The State is basically an agricultural State. Except the reserved forest areas and protected forests in and around Shillong (being managed by the department in arrangement with the District Councils), the rest of the forest areas are subjected to the primitive agricultural practice of shifting cultivation or slash and burn method. The forests of Meghalaya can broadly be grouped under the tropical type and the temperate type, mainly based on the altitude, rainfall and dominant species composition. Grasslands of Meghalaya are a result of removal of original forest cover. The forests of Meghalaya are treasure house of valuable products such a timber, fuel wood, fodder, resin, tannin, gums, shellac, fibre, latex, essential oils, fats, edible fruits, honey and a large number of medicinal plants. Meghalaya is well known for bay leaves and cinnamon.
Geographical position of Meghalaya has favoured immigration and introduction of different plant species from the neighbouring states of the North Eastern India and also countries like China, Tibet and Burma. Meghalaya’s endemic Pitcher Plant or Nepenthes khasiana Hk. remains till now an explicable phenomenon to the botanists. Meghalaya is also a storehouse of richly varied and colorful orchids with as many as 325 species, which grow all over the Khasi, Jaintia and Garo Hills in the meadows, hill-slopes and swamps, even on the wayside. Recently Tea and Coffee are being grown in lands abandoned after jhuming. Medicinal plants are also an important plant cultivated in Meghalaya. Some of them are Ipecac, Rauvolfia serpentina, Cinchona, Abromine, Chaulmoogra Oil, Croton Oil, Eucalyptus, Castor Oil, Chiretta, Solanum khasianum, Casearia vareca, etc.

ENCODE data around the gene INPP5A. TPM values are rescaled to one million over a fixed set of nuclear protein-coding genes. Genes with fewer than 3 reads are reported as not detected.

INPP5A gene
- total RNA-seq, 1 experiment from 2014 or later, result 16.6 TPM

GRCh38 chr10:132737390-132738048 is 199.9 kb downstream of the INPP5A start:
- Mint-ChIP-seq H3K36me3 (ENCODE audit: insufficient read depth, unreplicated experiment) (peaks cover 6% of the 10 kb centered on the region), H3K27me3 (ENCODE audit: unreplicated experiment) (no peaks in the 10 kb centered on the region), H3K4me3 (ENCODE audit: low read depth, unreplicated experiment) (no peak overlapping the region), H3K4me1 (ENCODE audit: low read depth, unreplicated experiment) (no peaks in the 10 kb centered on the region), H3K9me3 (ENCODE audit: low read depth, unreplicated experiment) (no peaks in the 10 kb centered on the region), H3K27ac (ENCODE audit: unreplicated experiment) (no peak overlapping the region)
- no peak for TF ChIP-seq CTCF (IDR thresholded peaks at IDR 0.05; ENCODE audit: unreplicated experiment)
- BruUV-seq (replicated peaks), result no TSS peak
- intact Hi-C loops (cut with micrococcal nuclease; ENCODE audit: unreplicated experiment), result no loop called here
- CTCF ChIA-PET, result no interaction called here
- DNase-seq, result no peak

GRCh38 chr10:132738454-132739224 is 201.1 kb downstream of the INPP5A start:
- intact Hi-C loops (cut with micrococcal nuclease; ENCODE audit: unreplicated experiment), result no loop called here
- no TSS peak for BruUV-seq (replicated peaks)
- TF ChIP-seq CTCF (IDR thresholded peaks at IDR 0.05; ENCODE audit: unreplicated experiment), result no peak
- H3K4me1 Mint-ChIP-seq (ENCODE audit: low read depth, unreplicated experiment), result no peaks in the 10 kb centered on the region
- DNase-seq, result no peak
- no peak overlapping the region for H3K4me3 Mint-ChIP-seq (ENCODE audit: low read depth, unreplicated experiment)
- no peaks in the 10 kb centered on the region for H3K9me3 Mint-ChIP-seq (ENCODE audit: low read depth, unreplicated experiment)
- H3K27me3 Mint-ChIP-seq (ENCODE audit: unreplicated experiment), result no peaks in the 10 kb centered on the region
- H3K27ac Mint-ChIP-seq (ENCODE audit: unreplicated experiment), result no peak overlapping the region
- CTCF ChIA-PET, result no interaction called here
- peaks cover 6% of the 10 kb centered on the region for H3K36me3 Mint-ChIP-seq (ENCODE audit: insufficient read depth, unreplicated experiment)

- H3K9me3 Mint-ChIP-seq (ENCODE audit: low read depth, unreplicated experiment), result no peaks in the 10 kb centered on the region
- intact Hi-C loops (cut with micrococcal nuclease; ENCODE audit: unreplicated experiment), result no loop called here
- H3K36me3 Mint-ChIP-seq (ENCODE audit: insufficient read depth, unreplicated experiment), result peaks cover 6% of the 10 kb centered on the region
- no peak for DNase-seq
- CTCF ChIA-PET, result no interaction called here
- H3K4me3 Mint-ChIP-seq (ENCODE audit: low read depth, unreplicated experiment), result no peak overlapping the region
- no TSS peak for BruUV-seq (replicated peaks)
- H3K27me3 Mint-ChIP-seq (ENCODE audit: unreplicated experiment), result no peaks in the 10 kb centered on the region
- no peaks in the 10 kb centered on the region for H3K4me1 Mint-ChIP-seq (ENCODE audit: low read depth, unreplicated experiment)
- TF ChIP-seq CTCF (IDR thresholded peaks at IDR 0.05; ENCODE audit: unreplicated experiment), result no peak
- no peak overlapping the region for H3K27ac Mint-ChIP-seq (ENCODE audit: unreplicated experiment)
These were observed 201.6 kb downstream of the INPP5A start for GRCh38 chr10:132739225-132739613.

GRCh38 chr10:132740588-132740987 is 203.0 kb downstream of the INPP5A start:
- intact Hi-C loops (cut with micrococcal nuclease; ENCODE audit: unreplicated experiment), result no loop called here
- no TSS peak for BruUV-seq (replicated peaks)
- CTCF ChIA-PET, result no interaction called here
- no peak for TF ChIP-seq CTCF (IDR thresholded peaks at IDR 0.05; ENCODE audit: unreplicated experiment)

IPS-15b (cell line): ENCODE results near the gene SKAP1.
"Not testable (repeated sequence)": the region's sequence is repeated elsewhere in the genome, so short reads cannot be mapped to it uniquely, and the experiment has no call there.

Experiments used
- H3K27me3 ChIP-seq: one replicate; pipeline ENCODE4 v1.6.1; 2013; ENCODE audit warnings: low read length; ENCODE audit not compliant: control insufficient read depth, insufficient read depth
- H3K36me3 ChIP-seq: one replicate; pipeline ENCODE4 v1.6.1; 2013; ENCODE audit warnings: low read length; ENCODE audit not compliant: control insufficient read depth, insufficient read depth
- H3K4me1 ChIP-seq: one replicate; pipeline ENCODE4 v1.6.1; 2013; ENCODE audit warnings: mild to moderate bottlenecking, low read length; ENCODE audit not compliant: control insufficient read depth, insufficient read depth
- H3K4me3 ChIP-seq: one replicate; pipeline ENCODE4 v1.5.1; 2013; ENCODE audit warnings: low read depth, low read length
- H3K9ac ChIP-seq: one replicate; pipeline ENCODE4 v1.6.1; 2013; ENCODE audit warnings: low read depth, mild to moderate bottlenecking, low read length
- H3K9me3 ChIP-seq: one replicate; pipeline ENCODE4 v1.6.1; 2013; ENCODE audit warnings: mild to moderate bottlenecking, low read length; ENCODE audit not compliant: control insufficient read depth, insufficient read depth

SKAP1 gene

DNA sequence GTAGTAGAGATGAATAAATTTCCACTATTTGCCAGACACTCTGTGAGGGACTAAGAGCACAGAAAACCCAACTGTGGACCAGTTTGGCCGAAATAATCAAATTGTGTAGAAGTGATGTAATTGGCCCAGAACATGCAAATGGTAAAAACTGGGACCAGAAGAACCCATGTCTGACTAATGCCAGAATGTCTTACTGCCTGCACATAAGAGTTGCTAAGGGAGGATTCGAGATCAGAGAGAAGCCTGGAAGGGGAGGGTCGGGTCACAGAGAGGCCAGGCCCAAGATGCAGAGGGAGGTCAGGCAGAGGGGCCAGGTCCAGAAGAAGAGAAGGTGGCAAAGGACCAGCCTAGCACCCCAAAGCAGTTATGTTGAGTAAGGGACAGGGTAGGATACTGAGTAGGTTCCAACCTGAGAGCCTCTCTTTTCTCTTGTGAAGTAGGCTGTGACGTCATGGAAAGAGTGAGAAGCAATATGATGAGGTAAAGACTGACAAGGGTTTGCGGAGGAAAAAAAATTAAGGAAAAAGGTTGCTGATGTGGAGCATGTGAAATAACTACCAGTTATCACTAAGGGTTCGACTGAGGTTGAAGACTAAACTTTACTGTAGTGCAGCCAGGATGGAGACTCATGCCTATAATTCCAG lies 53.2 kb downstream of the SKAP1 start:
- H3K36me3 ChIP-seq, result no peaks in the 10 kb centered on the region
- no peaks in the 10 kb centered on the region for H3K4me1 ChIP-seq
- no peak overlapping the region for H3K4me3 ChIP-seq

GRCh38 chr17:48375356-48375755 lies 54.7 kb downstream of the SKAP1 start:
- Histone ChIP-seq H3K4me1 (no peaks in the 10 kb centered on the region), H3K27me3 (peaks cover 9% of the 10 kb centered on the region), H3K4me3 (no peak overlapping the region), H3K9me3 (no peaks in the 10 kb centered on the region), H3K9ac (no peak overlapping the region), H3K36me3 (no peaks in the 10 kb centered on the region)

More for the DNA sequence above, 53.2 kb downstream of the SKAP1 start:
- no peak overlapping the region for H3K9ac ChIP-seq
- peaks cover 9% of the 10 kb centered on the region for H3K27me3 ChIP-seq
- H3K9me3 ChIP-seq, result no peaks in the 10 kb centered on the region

In addition to its flora, Meghalaya is considered by many biologists to have been the gateway through which many species of Indo-Chinese origin, particularly mammals, migrated to Peninsular India. About 50% of the total number of mammal genera found in the entire Indian sub-continent is believed to be found in Meghalaya and its adjoining states in the North-East. Meghalaya has three Wildlife Sanctuaries. These are the Nongkhyllem Wildlife Sanctuary, the Siju Sanctuary and the Bhagmara Sanctuary, which is also the home of the insect eating pitcher plant Nepenthes khasiana.